TargetActionsOrganism
ATransient receptor potential cation channel subfamily V member 1
agonist
Human
ATransient receptor potential cation channel subfamily V member 2
agonist
Human
ATransient receptor potential cation channel subfamily A member 1
agonist
Human
USn1-specific diacylglycerol lipase alpha
inhibitor
Human
Absorption

Like Δ9-THC, CBDV has low water solubility and poor oral bioavailability (~6% in humans), making oral administration an unfavourable method of delivery. Despite this, CBDV has relatively rapid absorption with peak concentrations seen around 2 h after oral administration in animal pharmacokinetic studies [11].

Orally administered CBDV in mice was found to have a plasma Cmax of 0.47ug/mL and Tmax of 30 minutes, and a brain Cmax of 0.94ug/mL and Tmax of 60 minutes [11].

Volume of distribution

Due to its lipophilicity, CBDV has been shown to cross the blood brain barrier [11].

Protein binding
Not Available
Metabolism

Significant first-pass metabolism by the liver results in erratic absorption from the GI tract, low bioavailability, and unreliable pharmacokinetics [9].

Route of elimination
Not Available
Half life

Orally administered CBDV in mice was found to have a plasma elimination half life of 222 minutes, and a brain elimination half life of 204 minutes [11].

Clearance
Not Available
Toxicity
Not Available
Affected organisms
Not Available
Pathways
Not Available
Pharmacogenomic Effects/ADRs
Not Available

Interactions

Drug Interactions
DrugInteraction
2,5-Dimethoxy-4-ethylthioamphetamineThe risk or severity of adverse effects can be increased when 2,5-Dimethoxy-4-ethylthioamphetamine is combined with Cannabidivarin.
3-isobutyl-1-methyl-7H-xanthineCannabidivarin may increase the excretion rate of 3-isobutyl-1-methyl-7H-xanthine which could result in a lower serum level and potentially a reduction in efficacy.
3,4-MethylenedioxyamphetamineThe risk or severity of adverse effects can be increased when 3,4-Methylenedioxyamphetamine is combined with Cannabidivarin.
4-Bromo-2,5-dimethoxyamphetamineThe risk or severity of adverse effects can be increased when 4-Bromo-2,5-dimethoxyamphetamine is combined with Cannabidivarin.
4-MethoxyamphetamineThe risk or severity of adverse effects can be increased when 4-Methoxyamphetamine is combined with Cannabidivarin.
5-methoxy-N,N-dimethyltryptamineThe risk or severity of adverse effects can be increased when 5-methoxy-N,N-dimethyltryptamine is combined with Cannabidivarin.
6-O-benzylguanineCannabidivarin may increase the excretion rate of 6-O-benzylguanine which could result in a lower serum level and potentially a reduction in efficacy.
7-DeazaguanineCannabidivarin may increase the excretion rate of 7-Deazaguanine which could result in a lower serum level and potentially a reduction in efficacy.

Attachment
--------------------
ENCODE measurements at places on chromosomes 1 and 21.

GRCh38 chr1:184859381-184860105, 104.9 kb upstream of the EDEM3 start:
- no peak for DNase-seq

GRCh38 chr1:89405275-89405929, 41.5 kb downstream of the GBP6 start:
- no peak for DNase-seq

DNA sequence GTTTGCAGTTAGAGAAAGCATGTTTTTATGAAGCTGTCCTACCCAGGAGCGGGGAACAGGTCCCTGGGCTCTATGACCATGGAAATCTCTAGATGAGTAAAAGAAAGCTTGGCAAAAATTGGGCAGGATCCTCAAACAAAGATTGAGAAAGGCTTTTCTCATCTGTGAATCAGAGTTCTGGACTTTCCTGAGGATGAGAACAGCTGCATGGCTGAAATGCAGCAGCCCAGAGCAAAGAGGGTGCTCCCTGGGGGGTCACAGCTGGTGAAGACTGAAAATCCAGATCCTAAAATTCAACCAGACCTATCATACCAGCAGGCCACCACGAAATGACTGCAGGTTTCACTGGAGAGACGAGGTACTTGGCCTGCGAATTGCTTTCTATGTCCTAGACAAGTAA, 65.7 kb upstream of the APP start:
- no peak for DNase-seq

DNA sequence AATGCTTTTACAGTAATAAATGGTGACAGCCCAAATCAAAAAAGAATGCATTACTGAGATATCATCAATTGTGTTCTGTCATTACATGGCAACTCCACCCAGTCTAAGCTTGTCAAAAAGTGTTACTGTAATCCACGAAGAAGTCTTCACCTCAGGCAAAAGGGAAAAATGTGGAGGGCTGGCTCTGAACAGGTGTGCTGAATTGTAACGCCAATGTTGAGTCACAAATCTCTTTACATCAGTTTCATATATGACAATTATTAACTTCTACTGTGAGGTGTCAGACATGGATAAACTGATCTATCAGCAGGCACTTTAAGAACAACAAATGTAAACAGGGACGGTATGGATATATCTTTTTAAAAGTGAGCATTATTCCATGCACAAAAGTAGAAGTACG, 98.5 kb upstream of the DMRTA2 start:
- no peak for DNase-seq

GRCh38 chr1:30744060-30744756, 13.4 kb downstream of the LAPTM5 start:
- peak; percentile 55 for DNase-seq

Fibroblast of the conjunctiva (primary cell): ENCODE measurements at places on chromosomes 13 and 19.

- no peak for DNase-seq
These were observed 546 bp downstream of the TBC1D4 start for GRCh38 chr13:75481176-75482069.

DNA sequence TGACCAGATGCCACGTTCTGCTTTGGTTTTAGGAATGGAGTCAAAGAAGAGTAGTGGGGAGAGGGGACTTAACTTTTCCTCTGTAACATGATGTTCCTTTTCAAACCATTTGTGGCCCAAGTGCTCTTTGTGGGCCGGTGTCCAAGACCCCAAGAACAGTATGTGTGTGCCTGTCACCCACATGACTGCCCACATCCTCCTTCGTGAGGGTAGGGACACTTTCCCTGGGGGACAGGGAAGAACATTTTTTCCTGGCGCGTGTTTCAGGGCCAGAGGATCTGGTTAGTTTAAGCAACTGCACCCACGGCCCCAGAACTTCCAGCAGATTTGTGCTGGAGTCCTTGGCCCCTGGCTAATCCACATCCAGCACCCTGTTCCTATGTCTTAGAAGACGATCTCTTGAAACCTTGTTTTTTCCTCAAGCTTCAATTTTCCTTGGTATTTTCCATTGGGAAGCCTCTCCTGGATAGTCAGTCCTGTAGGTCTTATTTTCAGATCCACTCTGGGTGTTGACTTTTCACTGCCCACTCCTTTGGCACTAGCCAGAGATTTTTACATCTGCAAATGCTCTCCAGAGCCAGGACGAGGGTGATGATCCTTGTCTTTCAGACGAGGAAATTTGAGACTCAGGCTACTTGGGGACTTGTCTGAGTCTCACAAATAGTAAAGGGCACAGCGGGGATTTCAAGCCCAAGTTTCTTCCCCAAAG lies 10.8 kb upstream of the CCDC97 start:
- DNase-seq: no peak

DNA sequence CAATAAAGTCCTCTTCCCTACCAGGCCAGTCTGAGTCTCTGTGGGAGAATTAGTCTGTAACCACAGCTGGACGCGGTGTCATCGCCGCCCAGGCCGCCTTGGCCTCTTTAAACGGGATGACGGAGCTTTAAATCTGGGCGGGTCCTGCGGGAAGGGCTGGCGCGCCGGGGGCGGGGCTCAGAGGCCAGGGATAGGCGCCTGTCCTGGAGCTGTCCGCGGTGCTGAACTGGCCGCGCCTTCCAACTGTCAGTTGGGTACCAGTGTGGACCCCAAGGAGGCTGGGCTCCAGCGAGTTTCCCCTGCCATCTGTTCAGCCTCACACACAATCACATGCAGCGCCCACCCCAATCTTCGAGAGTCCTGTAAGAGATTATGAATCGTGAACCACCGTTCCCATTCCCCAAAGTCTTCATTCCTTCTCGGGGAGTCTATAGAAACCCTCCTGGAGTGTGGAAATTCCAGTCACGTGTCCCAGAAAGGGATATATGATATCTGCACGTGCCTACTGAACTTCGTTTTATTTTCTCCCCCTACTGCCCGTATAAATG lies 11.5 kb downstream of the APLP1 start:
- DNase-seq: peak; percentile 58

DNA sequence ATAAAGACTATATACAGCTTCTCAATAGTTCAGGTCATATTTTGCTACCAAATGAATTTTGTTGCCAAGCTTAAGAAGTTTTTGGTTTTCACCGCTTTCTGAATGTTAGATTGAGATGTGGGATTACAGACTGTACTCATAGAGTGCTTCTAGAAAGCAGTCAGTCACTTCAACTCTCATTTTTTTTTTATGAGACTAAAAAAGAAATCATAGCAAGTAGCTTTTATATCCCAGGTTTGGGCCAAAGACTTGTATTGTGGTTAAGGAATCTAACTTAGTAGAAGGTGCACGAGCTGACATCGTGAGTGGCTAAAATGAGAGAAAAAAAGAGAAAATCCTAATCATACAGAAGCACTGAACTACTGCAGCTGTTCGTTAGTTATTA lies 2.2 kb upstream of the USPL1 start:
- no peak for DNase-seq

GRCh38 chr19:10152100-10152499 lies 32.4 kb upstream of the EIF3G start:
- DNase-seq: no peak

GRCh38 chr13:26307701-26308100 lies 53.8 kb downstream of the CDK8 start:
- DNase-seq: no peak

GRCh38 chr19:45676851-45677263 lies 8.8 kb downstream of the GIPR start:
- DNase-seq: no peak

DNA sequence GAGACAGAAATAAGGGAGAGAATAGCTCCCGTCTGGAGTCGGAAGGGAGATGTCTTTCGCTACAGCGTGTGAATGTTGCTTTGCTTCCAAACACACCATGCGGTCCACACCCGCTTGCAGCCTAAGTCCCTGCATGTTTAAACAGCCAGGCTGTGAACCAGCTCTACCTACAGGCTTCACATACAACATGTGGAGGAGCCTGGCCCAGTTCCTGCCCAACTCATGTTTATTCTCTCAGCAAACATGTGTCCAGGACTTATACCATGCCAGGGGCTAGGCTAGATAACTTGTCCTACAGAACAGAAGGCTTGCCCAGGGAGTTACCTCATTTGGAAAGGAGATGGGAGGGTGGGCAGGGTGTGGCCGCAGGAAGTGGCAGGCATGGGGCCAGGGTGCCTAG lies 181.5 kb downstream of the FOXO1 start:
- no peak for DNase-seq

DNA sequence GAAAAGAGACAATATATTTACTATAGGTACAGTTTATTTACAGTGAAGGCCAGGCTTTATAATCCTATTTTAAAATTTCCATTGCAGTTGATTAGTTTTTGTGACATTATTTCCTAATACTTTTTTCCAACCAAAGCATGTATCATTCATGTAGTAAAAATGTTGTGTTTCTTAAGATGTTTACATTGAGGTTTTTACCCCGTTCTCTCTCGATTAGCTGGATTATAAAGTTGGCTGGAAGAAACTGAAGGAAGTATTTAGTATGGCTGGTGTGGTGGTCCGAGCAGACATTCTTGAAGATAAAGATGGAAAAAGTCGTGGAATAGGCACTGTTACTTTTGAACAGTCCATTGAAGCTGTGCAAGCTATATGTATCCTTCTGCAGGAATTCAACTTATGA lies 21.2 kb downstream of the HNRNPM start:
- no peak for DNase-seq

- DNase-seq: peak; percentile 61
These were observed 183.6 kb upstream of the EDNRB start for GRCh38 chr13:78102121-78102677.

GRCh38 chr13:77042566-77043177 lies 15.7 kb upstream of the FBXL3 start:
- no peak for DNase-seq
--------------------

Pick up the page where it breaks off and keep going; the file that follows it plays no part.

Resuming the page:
7-NitroindazoleThe risk or severity of adverse effects can be increased when 7-Nitroindazole is combined with Cannabidivarin.
7,9-DimethylguanineCannabidivarin may increase the excretion rate of 7,9-Dimethylguanine which could result in a lower serum level and potentially a reduction in efficacy.
Food Interactions
Not Available

References

General References
  1. Amada N, Yamasaki Y, Williams CM, Whalley BJ: Cannabidivarin (CBDV) suppresses pentylenetetrazole (PTZ)-induced increases in epilepsy-related gene expression. PeerJ. 2013 Nov 21;1:e214. doi: 10.7717/peerj.214. eCollection 2013. [PubMed:24282673]
  2. Hill AJ, Mercier MS, Hill TD, Glyn SE, Jones NA, Yamasaki Y, Futamura T, Duncan M, Stott CG, Stephens GJ, Williams CM, Whalley BJ: Cannabidivarin is anticonvulsant in mouse and rat. Br J Pharmacol. 2012 Dec;167(8):1629-42. doi: 10.1111/j.1476-5381.2012.02207.x. [PubMed:22970845]
  3. Sharma P, Murthy P, Bharath MM: Chemistry, metabolism, and toxicology of cannabis: clinical implications. Iran J Psychiatry. 2012 Fall;7(4):149-56. [PubMed:23408483]
  4. Iannotti FA, Hill CL, Leo A, Alhusaini A, Soubrane C, Mazzarella E, Russo E, Whalley BJ, Di Marzo V, Stephens GJ: Nonpsychotropic plant cannabinoids, cannabidivarin (CBDV) and cannabidiol (CBD), activate and desensitize transient receptor potential vanilloid 1 (TRPV1) channels in vitro: potential for the treatment of neuronal hyperexcitability. ACS Chem Neurosci. 2014 Nov 19;5(11):1131-41. doi: 10.1021/cn5000524. Epub 2014 Jul 29. [PubMed:25029033]
  5. Capasso A: Do Cannabinoids Confer Neuroprotection Against Epilepsy? An Overview. Open Neurol J. 2017 Dec 18;11:61-73. doi: 10.2174/1874205X01711010061. eCollection 2017. [PubMed:29290836]
  6. Morano A, Cifelli P, Nencini P, Antonilli L, Fattouch J, Ruffolo G, Roseti C, Aronica E, Limatola C, Di Bonaventura C, Palma E, Giallonardo AT: Cannabis in epilepsy: From clinical practice to basic research focusing on the possible role of cannabidivarin. Epilepsia Open. 2016 Sep 19;1(3-4):145-151. doi: 10.1002/epi4.12015. eCollection 2016 Dec. [PubMed:29588939]